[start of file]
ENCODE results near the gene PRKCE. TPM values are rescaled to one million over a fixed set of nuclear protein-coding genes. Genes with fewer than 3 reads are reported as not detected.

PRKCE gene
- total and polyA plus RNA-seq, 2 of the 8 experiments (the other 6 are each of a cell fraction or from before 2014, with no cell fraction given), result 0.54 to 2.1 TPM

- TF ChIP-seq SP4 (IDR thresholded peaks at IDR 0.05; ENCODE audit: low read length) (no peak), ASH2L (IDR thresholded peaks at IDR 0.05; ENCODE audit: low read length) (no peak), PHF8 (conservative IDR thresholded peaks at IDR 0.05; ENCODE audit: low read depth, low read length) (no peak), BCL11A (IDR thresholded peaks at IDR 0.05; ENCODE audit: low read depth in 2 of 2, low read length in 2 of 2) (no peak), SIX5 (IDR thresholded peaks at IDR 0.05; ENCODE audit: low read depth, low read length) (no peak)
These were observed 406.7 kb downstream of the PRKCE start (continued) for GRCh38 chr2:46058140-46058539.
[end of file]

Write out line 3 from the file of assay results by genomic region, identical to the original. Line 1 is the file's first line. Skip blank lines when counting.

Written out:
- total and polyA plus RNA-seq, 2 of the 8 experiments (the other 6 are each of a cell fraction or from before 2014, with no cell fraction given), result 0.54 to 2.1 TPM